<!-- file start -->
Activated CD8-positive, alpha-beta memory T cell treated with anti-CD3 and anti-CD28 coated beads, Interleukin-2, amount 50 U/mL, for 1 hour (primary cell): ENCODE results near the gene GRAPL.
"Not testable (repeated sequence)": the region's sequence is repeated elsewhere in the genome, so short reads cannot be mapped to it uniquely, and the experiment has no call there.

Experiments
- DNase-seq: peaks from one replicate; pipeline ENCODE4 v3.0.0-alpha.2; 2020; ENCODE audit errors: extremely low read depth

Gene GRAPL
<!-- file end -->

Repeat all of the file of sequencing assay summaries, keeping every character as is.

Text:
Activated CD8-positive, alpha-beta memory T cell treated with anti-CD3 and anti-CD28 coated beads, Interleukin-2, amount 50 U/mL, for 1 hour (primary cell): ENCODE results near the gene GRAPL.
"Not testable (repeated sequence)": the region's sequence is repeated elsewhere in the genome, so short reads cannot be mapped to it uniquely, and the experiment has no call there.

Experiments
- DNase-seq: peaks from one replicate; pipeline ENCODE4 v3.0.0-alpha.2; 2020; ENCODE audit errors: extremely low read depth

Gene GRAPL